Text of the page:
Religion in the Age of Enlightenment


Jennifer Snead


evangelical, Literature, John Holmes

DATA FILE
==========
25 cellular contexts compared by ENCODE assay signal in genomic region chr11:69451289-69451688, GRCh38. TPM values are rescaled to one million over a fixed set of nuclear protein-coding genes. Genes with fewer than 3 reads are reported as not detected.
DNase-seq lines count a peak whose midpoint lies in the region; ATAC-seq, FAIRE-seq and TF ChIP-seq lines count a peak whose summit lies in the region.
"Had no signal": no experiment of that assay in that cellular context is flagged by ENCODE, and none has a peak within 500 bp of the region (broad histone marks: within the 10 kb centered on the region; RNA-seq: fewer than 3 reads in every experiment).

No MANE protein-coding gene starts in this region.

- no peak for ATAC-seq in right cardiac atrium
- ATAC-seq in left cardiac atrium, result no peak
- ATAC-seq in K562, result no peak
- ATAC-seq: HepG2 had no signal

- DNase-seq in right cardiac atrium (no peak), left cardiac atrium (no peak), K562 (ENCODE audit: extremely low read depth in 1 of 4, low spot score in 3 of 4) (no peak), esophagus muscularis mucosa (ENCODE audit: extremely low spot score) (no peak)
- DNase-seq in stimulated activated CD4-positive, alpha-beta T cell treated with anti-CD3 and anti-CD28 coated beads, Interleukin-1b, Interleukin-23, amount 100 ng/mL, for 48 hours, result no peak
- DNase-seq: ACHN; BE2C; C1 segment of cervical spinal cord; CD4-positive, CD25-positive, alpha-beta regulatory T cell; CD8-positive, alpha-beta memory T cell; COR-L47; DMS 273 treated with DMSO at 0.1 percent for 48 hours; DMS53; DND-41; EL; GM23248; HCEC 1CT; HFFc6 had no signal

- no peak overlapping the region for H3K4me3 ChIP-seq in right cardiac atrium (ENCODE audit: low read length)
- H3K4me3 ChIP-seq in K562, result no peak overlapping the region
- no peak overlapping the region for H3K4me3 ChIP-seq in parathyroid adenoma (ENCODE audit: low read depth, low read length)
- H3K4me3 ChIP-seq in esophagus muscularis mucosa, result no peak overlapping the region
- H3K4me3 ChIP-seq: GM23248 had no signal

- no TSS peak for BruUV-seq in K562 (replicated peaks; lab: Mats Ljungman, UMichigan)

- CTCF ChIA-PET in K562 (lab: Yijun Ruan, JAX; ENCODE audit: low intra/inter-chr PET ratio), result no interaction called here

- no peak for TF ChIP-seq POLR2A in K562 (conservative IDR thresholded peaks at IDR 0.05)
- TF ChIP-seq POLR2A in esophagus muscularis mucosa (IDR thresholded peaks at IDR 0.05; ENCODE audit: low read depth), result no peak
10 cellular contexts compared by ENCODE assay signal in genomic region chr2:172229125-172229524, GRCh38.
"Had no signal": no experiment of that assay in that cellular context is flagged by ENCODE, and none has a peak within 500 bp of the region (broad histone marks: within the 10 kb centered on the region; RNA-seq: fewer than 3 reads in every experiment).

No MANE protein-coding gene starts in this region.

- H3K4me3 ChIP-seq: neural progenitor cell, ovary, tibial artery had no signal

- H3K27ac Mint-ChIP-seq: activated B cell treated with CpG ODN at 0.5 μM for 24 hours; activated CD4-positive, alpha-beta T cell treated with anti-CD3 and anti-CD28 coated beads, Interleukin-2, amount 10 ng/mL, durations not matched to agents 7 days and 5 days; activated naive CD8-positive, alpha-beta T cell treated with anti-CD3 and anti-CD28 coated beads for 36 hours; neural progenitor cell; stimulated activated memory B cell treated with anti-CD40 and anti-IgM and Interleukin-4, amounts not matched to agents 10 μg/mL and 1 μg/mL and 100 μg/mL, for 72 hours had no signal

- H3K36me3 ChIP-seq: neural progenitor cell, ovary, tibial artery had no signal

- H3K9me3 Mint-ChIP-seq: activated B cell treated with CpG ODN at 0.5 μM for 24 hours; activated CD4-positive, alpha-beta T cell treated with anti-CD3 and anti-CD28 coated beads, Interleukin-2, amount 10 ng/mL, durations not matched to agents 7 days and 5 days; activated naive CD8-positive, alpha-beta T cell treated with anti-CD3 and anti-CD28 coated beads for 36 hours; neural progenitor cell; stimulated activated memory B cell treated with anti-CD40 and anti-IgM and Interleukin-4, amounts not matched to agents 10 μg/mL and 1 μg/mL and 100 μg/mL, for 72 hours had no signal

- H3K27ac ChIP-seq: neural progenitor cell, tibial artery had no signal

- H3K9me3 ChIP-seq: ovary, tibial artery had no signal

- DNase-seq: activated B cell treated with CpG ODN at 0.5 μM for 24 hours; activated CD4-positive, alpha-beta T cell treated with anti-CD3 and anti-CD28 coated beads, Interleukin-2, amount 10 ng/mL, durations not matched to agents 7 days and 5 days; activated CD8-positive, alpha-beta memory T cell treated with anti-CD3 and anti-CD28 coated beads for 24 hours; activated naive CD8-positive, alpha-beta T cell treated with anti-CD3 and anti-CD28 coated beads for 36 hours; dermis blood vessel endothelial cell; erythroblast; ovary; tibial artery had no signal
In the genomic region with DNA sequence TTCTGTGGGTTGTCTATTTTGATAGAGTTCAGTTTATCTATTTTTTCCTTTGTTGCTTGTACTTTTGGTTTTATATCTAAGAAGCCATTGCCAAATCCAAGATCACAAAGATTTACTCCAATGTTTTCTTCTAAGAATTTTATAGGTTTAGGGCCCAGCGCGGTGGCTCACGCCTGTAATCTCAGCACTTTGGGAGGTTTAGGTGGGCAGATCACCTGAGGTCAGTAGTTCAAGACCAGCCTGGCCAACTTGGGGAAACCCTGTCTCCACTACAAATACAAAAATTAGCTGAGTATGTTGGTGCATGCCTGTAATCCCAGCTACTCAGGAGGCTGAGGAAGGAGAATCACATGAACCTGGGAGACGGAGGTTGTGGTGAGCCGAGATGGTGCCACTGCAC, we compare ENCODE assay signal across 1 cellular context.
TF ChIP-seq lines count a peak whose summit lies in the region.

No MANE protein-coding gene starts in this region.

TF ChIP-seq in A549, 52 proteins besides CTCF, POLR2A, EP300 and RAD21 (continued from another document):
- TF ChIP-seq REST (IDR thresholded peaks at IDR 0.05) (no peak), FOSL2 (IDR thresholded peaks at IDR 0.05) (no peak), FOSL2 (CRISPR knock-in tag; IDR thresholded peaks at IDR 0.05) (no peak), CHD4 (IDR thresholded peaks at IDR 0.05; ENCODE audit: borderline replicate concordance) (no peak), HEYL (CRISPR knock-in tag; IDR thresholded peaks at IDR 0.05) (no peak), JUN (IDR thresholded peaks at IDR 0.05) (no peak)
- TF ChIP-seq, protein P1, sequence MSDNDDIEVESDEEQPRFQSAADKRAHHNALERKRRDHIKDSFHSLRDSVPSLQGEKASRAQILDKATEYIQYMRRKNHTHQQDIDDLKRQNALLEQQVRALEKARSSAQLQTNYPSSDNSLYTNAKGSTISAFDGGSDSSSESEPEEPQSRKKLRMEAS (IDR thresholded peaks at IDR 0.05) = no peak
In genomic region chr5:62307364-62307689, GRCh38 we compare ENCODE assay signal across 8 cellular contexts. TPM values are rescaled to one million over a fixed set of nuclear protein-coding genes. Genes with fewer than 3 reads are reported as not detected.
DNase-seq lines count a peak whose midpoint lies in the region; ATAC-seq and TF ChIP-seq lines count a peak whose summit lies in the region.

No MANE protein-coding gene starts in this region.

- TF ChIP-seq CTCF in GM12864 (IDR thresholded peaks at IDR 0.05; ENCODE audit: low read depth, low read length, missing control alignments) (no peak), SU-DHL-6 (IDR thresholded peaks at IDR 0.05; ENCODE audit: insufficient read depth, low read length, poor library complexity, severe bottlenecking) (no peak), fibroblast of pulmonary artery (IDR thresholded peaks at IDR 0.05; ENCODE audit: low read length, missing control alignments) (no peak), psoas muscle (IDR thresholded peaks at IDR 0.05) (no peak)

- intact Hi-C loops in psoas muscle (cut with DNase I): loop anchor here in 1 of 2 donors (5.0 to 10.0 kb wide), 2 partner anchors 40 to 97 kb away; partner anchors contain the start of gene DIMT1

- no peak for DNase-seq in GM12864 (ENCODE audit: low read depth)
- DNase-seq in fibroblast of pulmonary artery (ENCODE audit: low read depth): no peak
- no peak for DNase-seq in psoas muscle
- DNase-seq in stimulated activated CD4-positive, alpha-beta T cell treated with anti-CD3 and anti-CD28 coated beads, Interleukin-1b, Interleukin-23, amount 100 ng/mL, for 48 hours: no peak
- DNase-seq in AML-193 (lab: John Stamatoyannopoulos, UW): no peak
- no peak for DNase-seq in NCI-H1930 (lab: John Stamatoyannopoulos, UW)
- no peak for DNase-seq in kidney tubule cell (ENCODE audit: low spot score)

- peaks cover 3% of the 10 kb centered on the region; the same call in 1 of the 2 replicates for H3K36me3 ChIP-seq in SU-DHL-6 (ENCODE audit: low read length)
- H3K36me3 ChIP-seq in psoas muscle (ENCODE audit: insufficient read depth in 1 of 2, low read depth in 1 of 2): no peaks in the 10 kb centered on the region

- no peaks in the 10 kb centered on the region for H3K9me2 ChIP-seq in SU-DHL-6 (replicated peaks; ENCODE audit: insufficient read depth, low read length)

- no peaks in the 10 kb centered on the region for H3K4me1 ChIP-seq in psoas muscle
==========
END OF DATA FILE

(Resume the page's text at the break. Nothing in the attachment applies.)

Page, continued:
In his 1744 The Reverend Mr. Whitefield's Answer to the Bishop of London's Last Pastoral Letter, the controversial evangelical George Whitefield claimed that he would indeed own up to any of his writings found "blameable in any Respect:' Reader John Holmes of Exeter commented in the margins of his copy, "Oh ho! And how do you know and distinguish your mistakes from verities? Supposing that there are any verities and realities:'1 Frank Lambert, in his 1994 study of Whitefield in the context of transatlantic print culture, cites Holmes's marginalia as an instance of "readers... [ engaging] in dialogue with writers as if they were discussing the subject in a parlor... To Holmes the book afforded an opportunity to question and criticize the author:'2 While Holmes's "Oh ho!" is undeniably conversational, I want to underscore instead the relationship between the first and the second halves of his marginal comment. Calling Whitefield on his assertion that he is capable of sorting out truth from falsity in his own writings led Holmes to invoke a more general state of uncertainty concerning truth and knowledge, reading and print: "supposing there are any verities and realities:' The evangelical revival that began in the late 1730s and early 17 40s, of which Whitefield was perhaps the most visible and controversial public representative, was a catalyst for such anxieties of epistemology and interpretation.